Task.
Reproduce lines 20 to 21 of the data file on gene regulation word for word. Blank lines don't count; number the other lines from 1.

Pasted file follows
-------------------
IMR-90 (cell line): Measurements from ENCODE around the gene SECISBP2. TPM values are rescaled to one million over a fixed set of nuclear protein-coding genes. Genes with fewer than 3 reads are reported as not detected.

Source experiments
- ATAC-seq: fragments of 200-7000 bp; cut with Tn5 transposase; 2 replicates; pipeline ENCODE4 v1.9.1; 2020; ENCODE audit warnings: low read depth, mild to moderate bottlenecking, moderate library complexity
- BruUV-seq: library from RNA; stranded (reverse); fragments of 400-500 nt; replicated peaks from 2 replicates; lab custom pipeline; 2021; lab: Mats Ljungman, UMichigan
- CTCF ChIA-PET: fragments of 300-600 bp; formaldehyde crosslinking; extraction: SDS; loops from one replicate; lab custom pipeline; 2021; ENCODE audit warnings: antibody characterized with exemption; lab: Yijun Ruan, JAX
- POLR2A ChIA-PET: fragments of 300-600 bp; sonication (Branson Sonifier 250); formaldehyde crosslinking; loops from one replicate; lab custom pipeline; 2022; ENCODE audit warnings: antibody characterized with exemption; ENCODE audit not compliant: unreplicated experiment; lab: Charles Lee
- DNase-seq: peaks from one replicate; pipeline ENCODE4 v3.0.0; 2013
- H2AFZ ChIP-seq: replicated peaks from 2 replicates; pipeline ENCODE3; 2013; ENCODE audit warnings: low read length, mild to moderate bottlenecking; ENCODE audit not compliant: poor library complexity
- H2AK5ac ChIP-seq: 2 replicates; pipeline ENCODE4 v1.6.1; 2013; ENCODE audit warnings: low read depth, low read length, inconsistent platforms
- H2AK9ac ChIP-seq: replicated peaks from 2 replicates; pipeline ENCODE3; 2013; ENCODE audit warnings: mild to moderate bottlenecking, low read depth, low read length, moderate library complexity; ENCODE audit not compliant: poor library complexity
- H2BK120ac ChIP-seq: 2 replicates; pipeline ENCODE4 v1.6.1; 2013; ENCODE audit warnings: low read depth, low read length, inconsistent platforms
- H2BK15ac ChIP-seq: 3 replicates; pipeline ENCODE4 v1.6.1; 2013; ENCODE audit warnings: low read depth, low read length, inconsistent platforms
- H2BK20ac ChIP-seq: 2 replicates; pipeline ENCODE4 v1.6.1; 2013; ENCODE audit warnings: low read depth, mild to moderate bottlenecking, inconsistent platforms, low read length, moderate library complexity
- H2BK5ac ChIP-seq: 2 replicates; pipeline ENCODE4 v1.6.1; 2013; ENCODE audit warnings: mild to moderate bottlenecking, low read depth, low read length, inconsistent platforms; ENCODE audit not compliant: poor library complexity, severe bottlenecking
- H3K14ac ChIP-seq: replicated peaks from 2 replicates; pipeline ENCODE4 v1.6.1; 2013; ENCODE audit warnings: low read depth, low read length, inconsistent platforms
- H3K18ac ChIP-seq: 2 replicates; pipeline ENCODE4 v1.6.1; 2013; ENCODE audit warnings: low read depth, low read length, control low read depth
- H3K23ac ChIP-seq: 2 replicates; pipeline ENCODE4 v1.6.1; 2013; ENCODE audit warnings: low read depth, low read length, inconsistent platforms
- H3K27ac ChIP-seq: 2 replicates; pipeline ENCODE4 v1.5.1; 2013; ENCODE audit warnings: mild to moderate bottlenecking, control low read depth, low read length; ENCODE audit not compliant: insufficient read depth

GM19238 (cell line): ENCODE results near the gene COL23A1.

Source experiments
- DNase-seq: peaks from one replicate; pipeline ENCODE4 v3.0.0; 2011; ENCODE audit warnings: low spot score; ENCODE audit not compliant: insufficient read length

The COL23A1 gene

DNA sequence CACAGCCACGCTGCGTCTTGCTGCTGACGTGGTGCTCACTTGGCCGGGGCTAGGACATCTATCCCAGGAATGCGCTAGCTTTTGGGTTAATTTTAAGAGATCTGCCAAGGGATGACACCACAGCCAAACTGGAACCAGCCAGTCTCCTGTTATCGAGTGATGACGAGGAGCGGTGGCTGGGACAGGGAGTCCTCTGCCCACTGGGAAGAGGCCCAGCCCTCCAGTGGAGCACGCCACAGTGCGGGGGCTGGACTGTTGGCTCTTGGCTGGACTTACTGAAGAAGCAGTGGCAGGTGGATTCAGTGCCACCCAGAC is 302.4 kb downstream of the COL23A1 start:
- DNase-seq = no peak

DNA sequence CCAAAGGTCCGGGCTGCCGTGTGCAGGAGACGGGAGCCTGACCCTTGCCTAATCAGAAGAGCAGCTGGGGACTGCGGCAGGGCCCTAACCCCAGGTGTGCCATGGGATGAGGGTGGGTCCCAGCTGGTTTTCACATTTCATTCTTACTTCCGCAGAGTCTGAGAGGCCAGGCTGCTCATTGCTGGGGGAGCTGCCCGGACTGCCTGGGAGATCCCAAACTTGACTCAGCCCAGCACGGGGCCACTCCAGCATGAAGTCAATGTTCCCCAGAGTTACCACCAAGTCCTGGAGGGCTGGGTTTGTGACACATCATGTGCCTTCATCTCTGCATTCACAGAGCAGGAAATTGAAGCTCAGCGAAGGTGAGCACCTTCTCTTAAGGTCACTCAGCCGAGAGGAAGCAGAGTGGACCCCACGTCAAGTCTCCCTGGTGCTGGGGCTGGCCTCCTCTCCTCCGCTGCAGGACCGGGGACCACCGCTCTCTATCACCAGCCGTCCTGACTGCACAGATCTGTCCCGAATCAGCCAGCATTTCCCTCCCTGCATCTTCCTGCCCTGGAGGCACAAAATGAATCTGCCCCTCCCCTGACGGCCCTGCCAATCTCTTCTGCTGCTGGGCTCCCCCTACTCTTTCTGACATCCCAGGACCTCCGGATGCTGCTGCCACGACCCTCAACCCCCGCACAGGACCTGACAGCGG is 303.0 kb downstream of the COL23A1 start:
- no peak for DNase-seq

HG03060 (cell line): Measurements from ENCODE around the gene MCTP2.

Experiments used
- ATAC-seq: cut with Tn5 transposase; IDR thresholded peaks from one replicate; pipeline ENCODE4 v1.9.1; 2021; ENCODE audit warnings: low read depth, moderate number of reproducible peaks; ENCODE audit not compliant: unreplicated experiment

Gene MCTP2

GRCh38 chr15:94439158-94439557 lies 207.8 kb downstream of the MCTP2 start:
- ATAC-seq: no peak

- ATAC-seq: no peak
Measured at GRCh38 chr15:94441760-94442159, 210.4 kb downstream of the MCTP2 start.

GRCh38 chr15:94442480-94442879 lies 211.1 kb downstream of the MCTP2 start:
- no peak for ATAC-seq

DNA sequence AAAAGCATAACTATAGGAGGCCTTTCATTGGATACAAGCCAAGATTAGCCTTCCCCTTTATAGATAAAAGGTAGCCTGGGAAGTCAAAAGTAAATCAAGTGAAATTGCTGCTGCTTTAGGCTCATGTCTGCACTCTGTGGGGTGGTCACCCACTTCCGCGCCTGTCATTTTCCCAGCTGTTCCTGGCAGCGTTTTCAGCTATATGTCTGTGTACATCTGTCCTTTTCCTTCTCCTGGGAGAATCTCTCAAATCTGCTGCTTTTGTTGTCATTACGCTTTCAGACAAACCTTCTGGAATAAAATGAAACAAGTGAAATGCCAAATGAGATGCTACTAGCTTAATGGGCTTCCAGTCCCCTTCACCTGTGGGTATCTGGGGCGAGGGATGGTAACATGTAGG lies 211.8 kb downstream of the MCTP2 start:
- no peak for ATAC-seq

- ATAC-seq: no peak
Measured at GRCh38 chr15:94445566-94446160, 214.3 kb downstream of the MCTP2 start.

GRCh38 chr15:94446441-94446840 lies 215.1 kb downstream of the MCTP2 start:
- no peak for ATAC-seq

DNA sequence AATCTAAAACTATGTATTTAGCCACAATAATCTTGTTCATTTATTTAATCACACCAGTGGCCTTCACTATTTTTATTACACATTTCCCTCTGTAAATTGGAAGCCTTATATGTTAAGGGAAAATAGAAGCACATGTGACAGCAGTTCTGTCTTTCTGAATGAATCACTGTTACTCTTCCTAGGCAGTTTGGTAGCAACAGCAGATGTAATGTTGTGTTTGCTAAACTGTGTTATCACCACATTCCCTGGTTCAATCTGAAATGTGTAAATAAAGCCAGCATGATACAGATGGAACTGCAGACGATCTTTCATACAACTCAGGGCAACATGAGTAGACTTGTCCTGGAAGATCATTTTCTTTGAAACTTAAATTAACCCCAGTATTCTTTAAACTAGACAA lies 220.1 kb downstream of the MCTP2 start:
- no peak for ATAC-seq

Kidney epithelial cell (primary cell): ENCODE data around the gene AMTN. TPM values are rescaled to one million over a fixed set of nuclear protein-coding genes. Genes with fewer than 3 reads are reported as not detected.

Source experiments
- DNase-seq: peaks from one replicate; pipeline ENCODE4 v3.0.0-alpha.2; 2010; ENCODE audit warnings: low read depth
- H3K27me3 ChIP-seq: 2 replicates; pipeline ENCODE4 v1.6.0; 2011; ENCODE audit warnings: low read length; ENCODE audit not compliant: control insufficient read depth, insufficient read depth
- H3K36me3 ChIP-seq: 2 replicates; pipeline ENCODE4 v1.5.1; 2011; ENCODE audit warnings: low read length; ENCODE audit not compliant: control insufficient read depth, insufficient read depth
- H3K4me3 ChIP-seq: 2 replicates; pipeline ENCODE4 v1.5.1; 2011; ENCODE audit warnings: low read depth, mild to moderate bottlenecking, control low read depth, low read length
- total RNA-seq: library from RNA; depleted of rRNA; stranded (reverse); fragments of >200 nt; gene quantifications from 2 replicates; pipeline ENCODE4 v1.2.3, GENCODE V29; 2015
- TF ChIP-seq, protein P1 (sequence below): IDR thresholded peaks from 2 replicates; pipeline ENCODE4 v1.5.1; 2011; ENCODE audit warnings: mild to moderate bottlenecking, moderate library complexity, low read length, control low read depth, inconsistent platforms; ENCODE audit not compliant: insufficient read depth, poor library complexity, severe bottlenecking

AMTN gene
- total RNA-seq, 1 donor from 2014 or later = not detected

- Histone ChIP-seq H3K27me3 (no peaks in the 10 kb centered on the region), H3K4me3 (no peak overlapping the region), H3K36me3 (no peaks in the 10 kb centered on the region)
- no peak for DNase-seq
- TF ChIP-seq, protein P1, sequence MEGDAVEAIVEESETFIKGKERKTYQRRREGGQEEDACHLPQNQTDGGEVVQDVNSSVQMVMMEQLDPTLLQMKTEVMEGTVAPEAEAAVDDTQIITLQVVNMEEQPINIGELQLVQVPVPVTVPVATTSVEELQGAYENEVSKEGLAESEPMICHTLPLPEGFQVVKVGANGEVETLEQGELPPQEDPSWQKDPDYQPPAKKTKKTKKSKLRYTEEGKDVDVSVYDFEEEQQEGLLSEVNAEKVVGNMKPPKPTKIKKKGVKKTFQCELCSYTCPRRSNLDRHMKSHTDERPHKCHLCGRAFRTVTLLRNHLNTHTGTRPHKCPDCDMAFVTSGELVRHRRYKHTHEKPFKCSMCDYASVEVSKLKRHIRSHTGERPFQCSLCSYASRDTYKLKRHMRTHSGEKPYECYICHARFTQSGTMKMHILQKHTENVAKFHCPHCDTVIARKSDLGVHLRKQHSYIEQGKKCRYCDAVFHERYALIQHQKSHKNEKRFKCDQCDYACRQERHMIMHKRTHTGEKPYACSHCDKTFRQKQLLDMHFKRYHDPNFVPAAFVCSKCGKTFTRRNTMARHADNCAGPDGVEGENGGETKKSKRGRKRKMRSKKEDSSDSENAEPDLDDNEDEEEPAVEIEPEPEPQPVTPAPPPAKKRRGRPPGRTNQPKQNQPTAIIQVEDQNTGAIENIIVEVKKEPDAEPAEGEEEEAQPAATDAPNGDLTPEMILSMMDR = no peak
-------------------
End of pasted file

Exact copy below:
Source experiments
- DNase-seq: peaks from one replicate; pipeline ENCODE4 v3.0.0; 2011; ENCODE audit warnings: low spot score; ENCODE audit not compliant: insufficient read length